I have been up for 24+ hrs, and am failing to see where I'm getting these junk numbers from?
I know it's staring me right in the face, I just can't see it for the life of me!!
Keep in mind this code is ugly and may make your eyes bleed, I just have a very sloppy style at the moment.

// Week4Lab_RyanRodgers.cpp : main project file.

#include "stdafx.h"
#include <iostream>
#include <string>

using namespace std;


class Time
{
public:
	
	Time(int hour, int minute); //constructor w/ parameters
	Time(); //default constructor
	void setTime(int hour, int minute);
	void getTime(int&, int&);
	void printTime();

private:
	int hr, min; //declare hour & min
};

class Date
{
public:
	Date(int month, int day, int year);
	Date();
	void getDate(int&mm, int&dd, int&yy);
	void setDate(int month = 0, int day = 0, int year = 0);
	void printDate();
private:
	int month;
	int day;
	int year;
};

class Event
{
public:
	void setEventData(string eventName, int hour, int minute, int month, int day, int year);
	void printEventData();
	Event (string eventName = "", int hour = 0, int minute = 0, int month = 0, int day = 0, int year = 1900); //constructor
private:
	string eventName; 
	Date eventDate; //date object
	Time eventTime; //event object composed of time object
};

Time::Time() { int hour = 0,minute = 0; }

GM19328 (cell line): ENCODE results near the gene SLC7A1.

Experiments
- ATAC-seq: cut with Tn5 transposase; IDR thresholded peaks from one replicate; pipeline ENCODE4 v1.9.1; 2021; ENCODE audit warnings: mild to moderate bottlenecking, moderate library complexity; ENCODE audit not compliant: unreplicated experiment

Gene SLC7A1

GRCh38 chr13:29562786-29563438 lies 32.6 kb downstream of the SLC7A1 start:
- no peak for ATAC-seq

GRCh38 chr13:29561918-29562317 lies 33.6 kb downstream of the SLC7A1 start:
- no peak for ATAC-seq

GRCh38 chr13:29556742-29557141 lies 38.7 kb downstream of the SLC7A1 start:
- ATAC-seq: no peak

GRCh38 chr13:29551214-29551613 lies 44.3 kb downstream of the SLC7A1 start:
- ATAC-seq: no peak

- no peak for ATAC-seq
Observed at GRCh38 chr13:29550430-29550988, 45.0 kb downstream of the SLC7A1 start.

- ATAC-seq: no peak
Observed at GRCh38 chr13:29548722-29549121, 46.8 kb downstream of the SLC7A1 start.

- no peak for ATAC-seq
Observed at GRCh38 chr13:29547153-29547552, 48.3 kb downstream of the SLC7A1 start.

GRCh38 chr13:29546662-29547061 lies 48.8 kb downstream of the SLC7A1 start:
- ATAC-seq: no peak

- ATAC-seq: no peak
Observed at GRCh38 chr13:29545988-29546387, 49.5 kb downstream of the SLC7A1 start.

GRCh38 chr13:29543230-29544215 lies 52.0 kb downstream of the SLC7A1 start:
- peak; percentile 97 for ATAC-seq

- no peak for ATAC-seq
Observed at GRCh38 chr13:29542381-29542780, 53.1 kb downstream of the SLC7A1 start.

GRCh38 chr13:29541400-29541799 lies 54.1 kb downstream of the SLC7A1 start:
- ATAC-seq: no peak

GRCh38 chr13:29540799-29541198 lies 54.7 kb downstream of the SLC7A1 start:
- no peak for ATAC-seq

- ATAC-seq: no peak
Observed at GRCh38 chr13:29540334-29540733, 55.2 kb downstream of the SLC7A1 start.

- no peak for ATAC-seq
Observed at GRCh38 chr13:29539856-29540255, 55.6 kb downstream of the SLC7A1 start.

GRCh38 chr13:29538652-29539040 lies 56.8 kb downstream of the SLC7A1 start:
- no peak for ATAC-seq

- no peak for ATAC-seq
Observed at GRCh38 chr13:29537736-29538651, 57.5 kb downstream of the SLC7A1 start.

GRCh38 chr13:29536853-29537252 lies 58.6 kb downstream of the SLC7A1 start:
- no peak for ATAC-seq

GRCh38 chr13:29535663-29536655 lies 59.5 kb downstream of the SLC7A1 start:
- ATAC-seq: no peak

Time::Time(int hour, int minute) { hour = hr; minute = min; }
void Time::getTime(int &hour, int &minute){ hr = hour; min = minute; }
void Time::setTime(int hour, int minute){ hour = hr; minute = min; }
void Time::printTime()
{
	int hr, min;
	getTime (hr, min);
	if(hr<10) cout << "0";
	cout << hr << " : ";
	if(min<10) cout << "0";
	cout << min;
}

Date::Date(){month = day = 1; year = 1900;}
Date::Date(int m, int d, int y):month(m), day(d), year(y){ };
void Date::getDate(int&mm, int&dd, int&yy){mm = month; dd = day; yy = year;}
void Date::setDate(int mm, int dd, int yy){month = mm; day = dd; year = yy;}
void Date::printDate()
{
	int mm, dd, yy;
	getDate(mm, dd, yy);
	if(mm<10) cout << "0";
	cout << mm << "/";
	if(dd<10) cout << "0";
	cout << dd << "/";
	if(yy<100) cout << "20";
	cout << year;
}

Event::Event(string name, int hour, int minute, int month, int day, int year):eventTime(hour,minute), eventDate(month, day, year)

{
	eventName = name;
}

void Event::setEventData(string name, int hr, int min, int mm, int dd, int yy)
{
	string eventName = name;
	eventTime.setTime(hr, min);
	eventDate.setDate(mm, dd, yy);
}

void Event::printEventData()
{
	cout << eventName << " occurs ";
	eventDate.printDate();
	cout << " at ";
	eventTime.printTime();
}

int main()
{
	Event myEvent("My 100th Birthday", 4,19,7,21,74);
	myEvent.setEventData("My 100th Birthday", 4,19,7,21,74);
	myEvent.printEventData();
	cout << "\n" << endl;
	return 0;
}

Everything comes out great except the time. It's like, 1241872 : 2045197120

Take a look at this code:

Time::Time() { int hour = 0,minute = 0; }
Time::Time(int hour, int minute) { hour = hr; minute = min; }
void Time::getTime(int &hour, int &minute){ hr = hour; min = minute; }
void Time::setTime(int hour, int minute){ hour = hr; minute = min; }

All of the assignments seem to be backwards.

Also just a little suggestion because I think this is the root of your problem: use consistency in naming variables. If you use complete words as member variables in one class, do the same in other classes, instead of abbreviations.

This article has been dead for over six months. Start a new discussion instead.